Around 126 AD, the Roman Emperor Hadrian, completed a Roman temple that today is a church and is commonly called the Pantheon. It is also known as Santa Maria Rotonda or more formally Santa Maria ad Martyres. There had been an earlier temple built on the same site by Marcus Vipsanius Agrippa between 27 BC and 14 AD but it burned to the ground in 80 AD. When Hadrian dedicated the new Temple he chose to retain the inscription of Agrippa’s older temple.

Almost two thousand years after it was built, the Pantheon’s dome remains the world’s largest un-reinforced concrete dome. The height and diameter of the interior circle are the same at 142 feet (43 meters). If you envision the bottom half of the dome to be completed you would see a perfect sphere just touching the floor of the church. Incredible! It is also considered one of the best preserved of all Ancient Roman buildings making a visit inside the Pantheon an extraordinary and uncommon opportunity.

The Pantheon

Il Pincio or Pincian Hill or Pincio Promenade

Another example of a site we found that has multiple names, was a beautiful area called ‘The Pincio’ as well as ‘Pincian Hill’ and ‘Pincio Promenade’. It is located high above Piazza del Popolo and while exploring the grounds and scrutinizing the numerous statues, we came across a hydro-chronometer, also known as a water clock. It sits inside a fenced island in the center of a small pool or lake. In 1867 a Dominican Friar, Giovan Battista Embriaco invented this creative mechanism. It works when water fills two basins alternatively and time is measured by the regulated flow of liquid into, or out of, the basin. The water clock continues to work perfectly, all day, every day, these 152 years since it was built.

Water Clock

We found a second water clock in the courtyard of Palazzo Berardi that Father Embriaco designed and built in 1870, but this one sadly had no water in the fountain so of course wasn’t working.

Fontana di Trevi

When in Rome … toss a coin in the famous Trevi Fountain. Legend has it if you toss a coin in the fountain, you will someday return to this spectacular city.

Building of the fountain began in 1732 and it officially opened to the public in the spring of 1762. It is one of the largest fountains at 86 feet high (26 meters) by 161 feet wide (49 meters) we have come across. The fountain is an extremely popular tourist site but we were able to enjoy it briefly one afternoon, toss in our coin and return for another visit one evening to see it all lit up. One advantage of slow travel is we can return to popular tourist sites and enjoy them when they are quiet.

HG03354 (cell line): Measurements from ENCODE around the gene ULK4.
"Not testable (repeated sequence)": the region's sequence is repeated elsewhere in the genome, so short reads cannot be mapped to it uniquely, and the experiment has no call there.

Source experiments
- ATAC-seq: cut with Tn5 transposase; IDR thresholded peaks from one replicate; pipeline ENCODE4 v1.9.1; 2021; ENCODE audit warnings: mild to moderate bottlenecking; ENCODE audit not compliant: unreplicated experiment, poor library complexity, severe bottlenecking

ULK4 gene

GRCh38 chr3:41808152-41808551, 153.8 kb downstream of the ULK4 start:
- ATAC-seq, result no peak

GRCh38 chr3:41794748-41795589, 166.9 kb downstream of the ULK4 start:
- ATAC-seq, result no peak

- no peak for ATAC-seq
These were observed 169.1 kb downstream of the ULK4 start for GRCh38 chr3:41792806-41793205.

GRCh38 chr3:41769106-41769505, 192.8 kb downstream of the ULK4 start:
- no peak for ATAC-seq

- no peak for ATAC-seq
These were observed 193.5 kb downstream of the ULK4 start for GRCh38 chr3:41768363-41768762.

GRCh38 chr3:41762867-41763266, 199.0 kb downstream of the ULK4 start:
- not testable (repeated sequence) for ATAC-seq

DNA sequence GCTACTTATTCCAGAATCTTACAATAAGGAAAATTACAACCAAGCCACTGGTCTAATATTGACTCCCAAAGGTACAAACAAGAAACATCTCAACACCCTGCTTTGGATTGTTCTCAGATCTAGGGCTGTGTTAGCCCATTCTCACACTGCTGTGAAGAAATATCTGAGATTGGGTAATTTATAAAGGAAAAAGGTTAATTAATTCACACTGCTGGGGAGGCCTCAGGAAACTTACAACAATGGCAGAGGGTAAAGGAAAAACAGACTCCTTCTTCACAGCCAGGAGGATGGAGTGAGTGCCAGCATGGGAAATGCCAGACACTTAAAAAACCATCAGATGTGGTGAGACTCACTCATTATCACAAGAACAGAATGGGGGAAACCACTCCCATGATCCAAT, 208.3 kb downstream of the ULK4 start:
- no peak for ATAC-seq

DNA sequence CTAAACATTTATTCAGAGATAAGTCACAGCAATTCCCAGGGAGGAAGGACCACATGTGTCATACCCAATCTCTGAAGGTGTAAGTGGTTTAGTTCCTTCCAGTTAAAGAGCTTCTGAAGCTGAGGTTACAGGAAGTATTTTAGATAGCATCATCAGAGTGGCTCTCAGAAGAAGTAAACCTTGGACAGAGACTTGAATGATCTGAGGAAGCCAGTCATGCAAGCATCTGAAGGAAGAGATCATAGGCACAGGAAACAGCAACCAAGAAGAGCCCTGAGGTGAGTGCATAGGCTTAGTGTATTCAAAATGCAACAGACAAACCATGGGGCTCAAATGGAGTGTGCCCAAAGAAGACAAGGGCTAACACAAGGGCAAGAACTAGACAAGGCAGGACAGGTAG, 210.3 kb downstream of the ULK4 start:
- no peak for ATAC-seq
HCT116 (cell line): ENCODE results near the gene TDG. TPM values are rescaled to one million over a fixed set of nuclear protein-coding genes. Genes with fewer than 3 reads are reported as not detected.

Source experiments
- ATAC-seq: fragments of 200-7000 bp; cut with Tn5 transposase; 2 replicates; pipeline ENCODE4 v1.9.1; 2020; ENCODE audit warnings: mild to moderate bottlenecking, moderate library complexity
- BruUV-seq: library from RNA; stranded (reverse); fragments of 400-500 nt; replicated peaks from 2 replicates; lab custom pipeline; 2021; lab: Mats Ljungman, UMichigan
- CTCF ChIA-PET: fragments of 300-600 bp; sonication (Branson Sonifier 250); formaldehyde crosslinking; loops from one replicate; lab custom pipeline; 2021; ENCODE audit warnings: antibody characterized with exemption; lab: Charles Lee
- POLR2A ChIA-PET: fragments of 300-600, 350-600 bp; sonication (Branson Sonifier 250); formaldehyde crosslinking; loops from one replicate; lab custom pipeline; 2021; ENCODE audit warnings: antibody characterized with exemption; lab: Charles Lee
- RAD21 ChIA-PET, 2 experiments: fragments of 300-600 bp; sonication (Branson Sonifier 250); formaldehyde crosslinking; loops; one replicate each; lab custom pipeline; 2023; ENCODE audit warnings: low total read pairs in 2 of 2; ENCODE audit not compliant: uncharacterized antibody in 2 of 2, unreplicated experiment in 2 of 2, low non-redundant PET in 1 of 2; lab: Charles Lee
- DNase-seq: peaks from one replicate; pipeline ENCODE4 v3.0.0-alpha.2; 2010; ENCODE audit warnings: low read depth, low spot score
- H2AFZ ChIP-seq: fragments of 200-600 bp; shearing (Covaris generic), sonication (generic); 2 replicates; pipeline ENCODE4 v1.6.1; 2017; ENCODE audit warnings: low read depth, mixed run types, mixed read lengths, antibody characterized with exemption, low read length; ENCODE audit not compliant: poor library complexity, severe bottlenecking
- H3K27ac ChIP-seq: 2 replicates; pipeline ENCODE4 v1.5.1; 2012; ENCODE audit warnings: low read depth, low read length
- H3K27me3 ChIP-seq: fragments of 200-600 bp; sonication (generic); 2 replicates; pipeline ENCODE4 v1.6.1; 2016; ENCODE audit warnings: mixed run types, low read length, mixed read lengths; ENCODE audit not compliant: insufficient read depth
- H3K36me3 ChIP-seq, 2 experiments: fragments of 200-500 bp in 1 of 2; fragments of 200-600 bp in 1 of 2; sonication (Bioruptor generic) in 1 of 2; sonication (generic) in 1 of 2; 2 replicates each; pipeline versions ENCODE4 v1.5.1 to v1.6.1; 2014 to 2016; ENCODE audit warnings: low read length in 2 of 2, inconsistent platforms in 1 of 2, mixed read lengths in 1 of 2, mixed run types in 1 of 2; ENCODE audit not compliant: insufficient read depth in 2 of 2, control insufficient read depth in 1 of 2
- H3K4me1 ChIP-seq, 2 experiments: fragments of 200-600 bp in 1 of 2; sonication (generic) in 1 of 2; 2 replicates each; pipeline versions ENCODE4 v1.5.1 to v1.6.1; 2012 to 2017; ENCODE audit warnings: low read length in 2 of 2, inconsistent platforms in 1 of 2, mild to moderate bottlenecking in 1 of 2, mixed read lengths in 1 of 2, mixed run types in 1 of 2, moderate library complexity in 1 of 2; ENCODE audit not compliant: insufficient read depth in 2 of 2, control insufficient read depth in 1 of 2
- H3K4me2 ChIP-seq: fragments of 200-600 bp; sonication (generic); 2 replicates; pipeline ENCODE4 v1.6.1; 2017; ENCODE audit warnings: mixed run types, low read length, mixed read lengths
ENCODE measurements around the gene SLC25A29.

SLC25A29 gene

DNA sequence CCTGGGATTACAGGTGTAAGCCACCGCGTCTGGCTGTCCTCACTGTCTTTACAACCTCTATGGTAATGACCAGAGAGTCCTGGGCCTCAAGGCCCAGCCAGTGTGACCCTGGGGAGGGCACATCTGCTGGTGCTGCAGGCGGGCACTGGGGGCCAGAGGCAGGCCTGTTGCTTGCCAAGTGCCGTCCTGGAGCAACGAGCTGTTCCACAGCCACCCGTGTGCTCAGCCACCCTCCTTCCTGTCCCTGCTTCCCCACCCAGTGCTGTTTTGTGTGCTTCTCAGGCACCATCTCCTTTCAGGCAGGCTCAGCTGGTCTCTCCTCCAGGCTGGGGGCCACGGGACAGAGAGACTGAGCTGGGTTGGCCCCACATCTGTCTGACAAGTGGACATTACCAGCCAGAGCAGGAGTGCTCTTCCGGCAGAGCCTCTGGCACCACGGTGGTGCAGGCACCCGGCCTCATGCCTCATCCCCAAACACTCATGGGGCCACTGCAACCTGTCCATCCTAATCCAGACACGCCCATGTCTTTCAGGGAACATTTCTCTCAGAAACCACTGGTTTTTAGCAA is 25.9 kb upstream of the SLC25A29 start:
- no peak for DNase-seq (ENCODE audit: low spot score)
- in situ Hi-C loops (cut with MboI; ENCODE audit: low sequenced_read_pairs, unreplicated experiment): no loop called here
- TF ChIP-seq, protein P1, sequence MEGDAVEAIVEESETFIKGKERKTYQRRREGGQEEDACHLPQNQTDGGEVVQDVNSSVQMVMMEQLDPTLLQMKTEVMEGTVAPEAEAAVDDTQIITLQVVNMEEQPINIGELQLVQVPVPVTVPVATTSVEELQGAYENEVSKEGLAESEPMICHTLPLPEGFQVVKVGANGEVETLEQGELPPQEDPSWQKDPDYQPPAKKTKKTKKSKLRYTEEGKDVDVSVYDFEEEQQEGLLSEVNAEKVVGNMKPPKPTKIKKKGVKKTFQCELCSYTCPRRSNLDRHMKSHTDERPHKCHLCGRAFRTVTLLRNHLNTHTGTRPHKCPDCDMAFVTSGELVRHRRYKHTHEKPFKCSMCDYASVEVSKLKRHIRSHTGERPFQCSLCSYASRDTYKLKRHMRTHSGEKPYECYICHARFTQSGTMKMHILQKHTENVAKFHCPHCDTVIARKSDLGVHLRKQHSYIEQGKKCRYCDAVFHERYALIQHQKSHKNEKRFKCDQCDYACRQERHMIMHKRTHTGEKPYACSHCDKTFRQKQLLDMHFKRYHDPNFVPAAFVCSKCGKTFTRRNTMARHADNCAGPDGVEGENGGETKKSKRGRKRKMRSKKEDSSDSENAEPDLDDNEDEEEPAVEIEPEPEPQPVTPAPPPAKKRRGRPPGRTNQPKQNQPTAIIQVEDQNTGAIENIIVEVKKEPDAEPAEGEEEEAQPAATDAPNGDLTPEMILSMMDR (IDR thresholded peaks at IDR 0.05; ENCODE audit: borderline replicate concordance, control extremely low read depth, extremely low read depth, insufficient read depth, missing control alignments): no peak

We learned that in 2016 an estimated $1.5 million dollars was thrown into the fountain and are pleased to know the money was used to subsidize a supermarket for Rome’s needy.

Did you know Trevi fountain has appeared in numerous movies including Roman Holiday, La Dolce Vita, Three Coins in the Fountain, The Lizzie McGuire Movie, and Sabrina Goes to Rome?

Fontana di Trevi

Spanish Steps

The Spanish Steps are a set of 174 steps that were built in Rome between 1723 – 1725 to connect the Piazza di Spagna at the bottom with the Trinità dei Monti church at the top of a steep hill.

The steps were initially called Trinità dei Monti, after the church and the upper piazza, then later renamed the Spanish Steps, after the lower piazza – Piazza di Spagna or The Spanish Square. The square itself was called the Spanish Square because the Spanish Embassy to the Holy See was located nearby.

Seemingly out of place, at the base of the steps in the Piazza di Spagna is a baroque fountain called “Fountain of the longboat”, built between 1627–29 by the famous sculptor, Gian Lorenzo Bernini and his father. There is a story that Pope Urban VIII had the fountain installed when during a flood of the Tiber River, a longboat had been carried by the waters all the way up into this Piazza.

We were surprised by all the potted flowers on the steps during our first visit and learned that on the anniversary of the founding of Rome, April 21, part of the steps are covered by pots of azaleas. So between crowds of people sitting on the steps and all the flowers it was difficult to get an impression of the actual steps. A return evening visit a few days later was much more rewarding. The flowers had been removed and with only a handful of people relaxing on the steps, we were able to see the interesting shape and design of the Spanish steps. It is forbidden to eat while sitting on the steps – an excellent rule as it keeps these popular steps free of garbage.

Spanish Steps

When in Rome …. there is so much to see and love. We have vacationed before in Italy but the chance to live for a month or more at a time in one place is far more enriching and relaxing. However, we could easily spend many more months exploring this fascinating city.

Salute from these Romans,

Ted and Julia

View the Churches of Rome photo gallery here